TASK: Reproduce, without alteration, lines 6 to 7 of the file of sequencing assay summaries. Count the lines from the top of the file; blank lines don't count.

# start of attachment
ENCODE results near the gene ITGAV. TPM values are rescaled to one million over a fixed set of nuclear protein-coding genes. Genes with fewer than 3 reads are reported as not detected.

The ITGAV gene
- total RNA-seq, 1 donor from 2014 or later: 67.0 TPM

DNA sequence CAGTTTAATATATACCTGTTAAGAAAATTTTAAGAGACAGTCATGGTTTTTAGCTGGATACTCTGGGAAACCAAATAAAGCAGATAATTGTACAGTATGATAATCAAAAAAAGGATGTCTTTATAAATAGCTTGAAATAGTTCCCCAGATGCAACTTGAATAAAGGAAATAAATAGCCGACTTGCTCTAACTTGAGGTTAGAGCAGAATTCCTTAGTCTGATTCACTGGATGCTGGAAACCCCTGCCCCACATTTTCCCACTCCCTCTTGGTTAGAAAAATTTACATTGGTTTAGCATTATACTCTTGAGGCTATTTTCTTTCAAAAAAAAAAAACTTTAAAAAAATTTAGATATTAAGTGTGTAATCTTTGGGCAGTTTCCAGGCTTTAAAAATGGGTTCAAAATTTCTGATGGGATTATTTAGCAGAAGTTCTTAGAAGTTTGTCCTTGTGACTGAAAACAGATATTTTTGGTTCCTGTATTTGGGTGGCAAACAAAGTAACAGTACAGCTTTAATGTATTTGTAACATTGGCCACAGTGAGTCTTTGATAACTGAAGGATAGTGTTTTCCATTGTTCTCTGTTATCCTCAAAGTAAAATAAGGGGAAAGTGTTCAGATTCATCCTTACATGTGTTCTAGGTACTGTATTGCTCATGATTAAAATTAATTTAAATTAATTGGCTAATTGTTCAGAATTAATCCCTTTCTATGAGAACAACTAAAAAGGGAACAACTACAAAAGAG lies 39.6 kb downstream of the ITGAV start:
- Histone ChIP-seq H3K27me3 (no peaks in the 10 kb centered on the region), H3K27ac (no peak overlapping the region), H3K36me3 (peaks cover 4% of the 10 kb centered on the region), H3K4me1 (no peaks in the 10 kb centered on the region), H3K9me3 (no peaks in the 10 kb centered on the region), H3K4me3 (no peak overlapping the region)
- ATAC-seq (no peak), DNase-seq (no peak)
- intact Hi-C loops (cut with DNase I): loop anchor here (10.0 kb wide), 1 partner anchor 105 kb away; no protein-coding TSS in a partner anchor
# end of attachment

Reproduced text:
- ATAC-seq (no peak), DNase-seq (no peak)
- intact Hi-C loops (cut with DNase I): loop anchor here (10.0 kb wide), 1 partner anchor 105 kb away; no protein-coding TSS in a partner anchor